As we paced through the long cream colored hallways, my family and I felt defeated. After having gotten lost on our way to the apartment building and with our hunger rapidly growing, we were ready to give up. My parents thrive living outside of their comfort zones, which is why I was not surprised when upon arriving by train to Budapest, they announced we would have dinner in the home of a Hungarian woman named Suzie. They explained that this woman’s parents would prepare a traditional Hungarian meal for our family of five and the other 10 guests, while Suzie discussed the significance of the meal and how it related to Hungarian culture.
Giving up on the left wing of the 6th floor, we tried our luck with the hallway to the right. As soon as we crossed over, an incredible aroma of rich gravy overpowered the apartment’s dusty scent. We knew, in that moment, that we were in the right place. As we crept up to the apartment, the door swung open.
I did not learn much about Hungary in my high school history classes, but I was under a naive impression that Hungarians were strictly dark haired with olive skin and had nothing in common with me.
Suzie Goldbach proved me wrong.
Suzie, the 27-year-old founder of “Eat & Meet Budapest”, impressed me immediately. Her glowing blonde hair, which fell almost to her elbows, matched the vivaciousness of her personality. She was one of the most eloquent women I had ever met. Her words seemed perfectly chosen, as if she knew the questions we would ask before we asked them.
I asked about her motivation for starting Eat & Meet in Budapest. Suzie’s work is not traditional and is certainly not what she expected to be doing. She had experience working in restaurants and was looking for a steady waitress job. Unfortunately, she was unsuccessful. She looked to her past for inspiration.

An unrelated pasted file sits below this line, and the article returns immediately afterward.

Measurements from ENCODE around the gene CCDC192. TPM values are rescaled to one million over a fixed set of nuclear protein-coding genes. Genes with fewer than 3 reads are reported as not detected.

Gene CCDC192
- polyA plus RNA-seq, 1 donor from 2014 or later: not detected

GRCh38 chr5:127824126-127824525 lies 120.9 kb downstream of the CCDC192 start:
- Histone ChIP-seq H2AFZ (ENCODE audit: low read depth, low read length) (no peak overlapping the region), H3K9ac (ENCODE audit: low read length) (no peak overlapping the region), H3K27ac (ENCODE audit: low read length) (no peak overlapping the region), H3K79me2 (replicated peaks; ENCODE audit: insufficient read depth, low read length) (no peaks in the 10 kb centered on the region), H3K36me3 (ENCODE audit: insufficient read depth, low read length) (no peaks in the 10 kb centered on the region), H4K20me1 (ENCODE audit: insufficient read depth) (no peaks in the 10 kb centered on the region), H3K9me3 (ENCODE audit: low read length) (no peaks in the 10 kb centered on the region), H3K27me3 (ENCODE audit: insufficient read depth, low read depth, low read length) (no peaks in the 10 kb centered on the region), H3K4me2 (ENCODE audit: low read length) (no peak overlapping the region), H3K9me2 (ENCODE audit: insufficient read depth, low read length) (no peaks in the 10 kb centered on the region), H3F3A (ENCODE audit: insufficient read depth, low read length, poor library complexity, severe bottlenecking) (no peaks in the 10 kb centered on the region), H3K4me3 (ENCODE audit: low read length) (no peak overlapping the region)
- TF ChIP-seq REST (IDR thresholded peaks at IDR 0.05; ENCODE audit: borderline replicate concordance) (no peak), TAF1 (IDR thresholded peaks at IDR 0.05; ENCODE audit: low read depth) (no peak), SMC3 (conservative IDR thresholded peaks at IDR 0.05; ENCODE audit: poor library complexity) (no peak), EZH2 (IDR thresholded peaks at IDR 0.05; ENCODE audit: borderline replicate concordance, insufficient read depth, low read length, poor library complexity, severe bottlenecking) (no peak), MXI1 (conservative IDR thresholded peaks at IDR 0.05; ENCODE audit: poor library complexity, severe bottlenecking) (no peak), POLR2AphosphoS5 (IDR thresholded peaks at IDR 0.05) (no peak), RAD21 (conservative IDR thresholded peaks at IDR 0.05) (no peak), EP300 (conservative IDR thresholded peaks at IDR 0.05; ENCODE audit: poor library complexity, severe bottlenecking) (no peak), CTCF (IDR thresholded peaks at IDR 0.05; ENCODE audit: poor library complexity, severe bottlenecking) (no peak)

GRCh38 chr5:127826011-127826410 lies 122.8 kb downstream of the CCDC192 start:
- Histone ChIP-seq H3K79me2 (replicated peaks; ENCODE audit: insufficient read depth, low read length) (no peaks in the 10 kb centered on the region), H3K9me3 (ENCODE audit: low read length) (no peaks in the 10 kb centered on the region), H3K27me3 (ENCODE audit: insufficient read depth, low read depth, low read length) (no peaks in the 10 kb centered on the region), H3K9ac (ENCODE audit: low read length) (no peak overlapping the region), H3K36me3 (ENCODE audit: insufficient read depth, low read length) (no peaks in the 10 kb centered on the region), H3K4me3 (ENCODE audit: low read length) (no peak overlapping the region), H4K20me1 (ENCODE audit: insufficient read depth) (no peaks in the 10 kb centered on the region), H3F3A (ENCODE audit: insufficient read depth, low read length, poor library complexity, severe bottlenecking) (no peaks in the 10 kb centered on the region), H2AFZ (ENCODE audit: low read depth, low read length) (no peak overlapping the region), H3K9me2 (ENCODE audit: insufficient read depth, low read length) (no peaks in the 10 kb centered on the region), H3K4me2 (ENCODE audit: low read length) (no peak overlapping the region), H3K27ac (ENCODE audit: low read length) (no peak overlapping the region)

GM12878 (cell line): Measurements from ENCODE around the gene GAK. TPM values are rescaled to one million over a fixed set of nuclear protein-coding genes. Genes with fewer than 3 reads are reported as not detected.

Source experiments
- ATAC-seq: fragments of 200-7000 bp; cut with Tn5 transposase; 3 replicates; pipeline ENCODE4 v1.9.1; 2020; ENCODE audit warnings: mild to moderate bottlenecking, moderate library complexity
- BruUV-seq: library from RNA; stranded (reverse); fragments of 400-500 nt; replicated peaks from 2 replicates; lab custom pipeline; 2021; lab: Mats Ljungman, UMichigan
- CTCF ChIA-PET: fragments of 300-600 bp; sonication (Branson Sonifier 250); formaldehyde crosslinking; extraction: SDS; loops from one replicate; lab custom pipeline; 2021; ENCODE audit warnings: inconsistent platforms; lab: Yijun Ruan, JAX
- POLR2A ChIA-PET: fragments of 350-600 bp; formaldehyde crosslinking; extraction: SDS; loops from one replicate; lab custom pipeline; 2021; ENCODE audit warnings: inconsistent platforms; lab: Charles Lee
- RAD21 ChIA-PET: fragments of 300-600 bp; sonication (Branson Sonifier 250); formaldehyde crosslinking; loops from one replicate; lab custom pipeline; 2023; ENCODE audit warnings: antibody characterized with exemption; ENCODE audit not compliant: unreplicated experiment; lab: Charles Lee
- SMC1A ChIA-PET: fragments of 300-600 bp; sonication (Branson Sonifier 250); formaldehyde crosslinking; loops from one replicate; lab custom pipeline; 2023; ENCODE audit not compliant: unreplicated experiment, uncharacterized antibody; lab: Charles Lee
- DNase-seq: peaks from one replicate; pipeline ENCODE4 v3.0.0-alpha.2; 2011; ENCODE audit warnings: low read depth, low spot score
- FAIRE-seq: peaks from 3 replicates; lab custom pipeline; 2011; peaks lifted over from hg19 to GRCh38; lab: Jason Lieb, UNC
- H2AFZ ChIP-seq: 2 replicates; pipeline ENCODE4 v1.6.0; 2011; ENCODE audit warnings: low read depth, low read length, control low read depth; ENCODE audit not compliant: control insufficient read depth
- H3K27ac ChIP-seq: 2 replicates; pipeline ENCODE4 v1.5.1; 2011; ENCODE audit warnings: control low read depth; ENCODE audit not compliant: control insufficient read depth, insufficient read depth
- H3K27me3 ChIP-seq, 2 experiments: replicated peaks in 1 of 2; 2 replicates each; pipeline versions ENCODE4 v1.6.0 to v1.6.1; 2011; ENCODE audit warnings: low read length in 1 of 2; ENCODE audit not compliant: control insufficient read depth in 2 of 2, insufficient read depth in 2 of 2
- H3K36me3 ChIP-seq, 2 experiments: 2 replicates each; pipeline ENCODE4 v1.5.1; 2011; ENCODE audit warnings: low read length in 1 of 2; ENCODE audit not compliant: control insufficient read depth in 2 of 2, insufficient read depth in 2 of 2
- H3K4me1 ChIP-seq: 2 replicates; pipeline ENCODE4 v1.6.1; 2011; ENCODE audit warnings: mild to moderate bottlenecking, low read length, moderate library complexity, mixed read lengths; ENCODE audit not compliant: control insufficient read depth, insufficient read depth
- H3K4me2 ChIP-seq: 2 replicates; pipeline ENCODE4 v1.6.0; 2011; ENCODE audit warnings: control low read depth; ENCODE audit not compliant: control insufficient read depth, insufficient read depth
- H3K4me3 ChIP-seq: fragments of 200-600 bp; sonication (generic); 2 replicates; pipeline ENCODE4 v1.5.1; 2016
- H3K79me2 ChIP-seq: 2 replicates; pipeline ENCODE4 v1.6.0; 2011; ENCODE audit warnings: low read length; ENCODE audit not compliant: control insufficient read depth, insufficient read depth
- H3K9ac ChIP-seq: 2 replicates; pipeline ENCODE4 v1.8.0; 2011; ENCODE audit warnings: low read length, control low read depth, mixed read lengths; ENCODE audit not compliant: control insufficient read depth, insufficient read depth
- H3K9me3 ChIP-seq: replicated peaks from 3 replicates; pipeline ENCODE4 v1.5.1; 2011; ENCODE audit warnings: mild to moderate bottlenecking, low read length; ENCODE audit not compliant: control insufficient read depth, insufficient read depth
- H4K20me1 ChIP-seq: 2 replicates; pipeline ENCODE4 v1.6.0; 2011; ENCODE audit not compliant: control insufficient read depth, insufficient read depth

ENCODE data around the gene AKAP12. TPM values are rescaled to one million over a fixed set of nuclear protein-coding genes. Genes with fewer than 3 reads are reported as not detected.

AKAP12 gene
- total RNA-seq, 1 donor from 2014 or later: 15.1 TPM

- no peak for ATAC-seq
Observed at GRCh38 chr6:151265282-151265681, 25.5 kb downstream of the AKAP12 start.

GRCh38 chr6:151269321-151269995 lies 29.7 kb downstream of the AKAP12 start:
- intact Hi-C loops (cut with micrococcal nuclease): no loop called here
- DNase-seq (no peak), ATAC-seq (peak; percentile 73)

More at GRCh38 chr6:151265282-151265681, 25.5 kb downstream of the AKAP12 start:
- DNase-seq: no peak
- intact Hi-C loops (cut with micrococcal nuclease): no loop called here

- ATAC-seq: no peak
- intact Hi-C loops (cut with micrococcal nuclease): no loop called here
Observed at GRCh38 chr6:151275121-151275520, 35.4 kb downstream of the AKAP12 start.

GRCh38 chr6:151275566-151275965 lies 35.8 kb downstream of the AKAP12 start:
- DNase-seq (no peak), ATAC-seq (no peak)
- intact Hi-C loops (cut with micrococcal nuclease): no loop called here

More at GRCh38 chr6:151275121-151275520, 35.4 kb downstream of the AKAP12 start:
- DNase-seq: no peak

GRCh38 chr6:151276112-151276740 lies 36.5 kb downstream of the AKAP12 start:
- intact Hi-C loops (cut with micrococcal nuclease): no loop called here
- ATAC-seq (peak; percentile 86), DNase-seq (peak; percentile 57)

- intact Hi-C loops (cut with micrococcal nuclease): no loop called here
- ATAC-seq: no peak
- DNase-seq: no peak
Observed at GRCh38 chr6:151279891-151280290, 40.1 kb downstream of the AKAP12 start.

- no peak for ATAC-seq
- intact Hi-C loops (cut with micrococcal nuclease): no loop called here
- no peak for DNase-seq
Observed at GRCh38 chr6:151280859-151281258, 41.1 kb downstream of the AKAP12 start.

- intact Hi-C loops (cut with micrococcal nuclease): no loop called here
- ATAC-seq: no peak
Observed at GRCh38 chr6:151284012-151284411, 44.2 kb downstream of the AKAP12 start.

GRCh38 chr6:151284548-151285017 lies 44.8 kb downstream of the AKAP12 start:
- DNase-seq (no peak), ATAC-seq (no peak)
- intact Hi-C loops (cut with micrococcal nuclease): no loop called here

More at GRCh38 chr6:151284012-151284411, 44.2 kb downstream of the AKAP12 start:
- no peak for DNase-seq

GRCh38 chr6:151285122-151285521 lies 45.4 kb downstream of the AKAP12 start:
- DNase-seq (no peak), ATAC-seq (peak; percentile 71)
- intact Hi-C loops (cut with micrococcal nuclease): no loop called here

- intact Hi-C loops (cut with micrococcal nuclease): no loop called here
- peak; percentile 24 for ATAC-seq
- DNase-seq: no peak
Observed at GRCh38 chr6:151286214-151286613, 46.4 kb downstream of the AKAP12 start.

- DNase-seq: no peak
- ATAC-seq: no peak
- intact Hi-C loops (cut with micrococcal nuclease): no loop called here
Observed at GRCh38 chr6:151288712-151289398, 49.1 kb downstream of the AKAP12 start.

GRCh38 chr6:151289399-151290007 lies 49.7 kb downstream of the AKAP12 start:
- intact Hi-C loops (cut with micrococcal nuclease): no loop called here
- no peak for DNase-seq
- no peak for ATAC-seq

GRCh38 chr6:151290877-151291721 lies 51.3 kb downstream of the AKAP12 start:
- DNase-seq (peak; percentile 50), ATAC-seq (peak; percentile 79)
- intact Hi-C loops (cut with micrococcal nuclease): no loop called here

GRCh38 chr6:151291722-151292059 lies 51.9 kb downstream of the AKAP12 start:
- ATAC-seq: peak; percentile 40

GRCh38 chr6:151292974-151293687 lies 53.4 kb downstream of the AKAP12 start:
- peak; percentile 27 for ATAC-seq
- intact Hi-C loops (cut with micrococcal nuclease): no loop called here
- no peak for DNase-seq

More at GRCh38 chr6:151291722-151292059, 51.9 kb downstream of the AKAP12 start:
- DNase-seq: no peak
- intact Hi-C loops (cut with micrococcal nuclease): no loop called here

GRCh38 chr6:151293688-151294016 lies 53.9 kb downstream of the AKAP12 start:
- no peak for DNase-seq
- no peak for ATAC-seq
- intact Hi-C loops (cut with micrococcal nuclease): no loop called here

“When I was at university, I had many friends from outside Hungary.” Suzie said. “When I asked them what they thought Hungarians ate, they always answered with one dreadful word: Goulash. I began to realize that there was a misconception of Hungary by non-Hungarians.”
Suzie grew up enjoying her mother’s traditional Hungarian cooking and longed for others to have the chance to try it. Desperate for a job, Suzie and her parents teamed up to bring the true Hungarian experience to tourists.
Eat & Meet, which is currently the seventh-highest ranked restaurant in Budapest, was named after Suzie’s desire for tourists to “eat locally and meet globally.” Not only do Suzie’s guests eat Hungarian food, they get to meet people around the world who eat there too. After enjoying an incredible meal at the restaurant, I can say her mission has been accomplished.
“A man’s heart is through his stomach, a nation’s heart is through its food.”
My experience at Eat & Meet began with a shot of pálinka, a traditional Hungarian brandy made from fruit. We moved from the living room to the table to enjoy our first course of zucchini cream soup. The cream of the soup perfectly soothed the burn of the strong drink we had earlier. After finishing our soup and throwing ourselves into conversation with the restaurants other guests, we were served a tender chicken breast stuffed with seasoned potatoes, mushrooms and gravy. The chicken was complimented by fresh, newly in season asparagus. Finally, for dessert, Suzie served her guests a traditional Hungarian sponge cake topped with sweet strawberries. It was quite a feast.
Suzie’s love for her country is obvious. She believes that food is not only something one tastes; it is a way to learn about a country itself. Eat & Meet took the phrase, “A man’s heart is through his stomach”, and changed it to, “a nation’s heart is through its food.” My experience at Eat & Meet allowed me to get to know the heart of Hungary.
As for Suzie’s goals for the future, she sees Eat & Meet as something she will continue doing for a long time.
I asked if she sees herself and her business as successful. Her response was, “I think I will know my job is done when I can ask someone what Hungarians eat and they answer with something other than goulash.”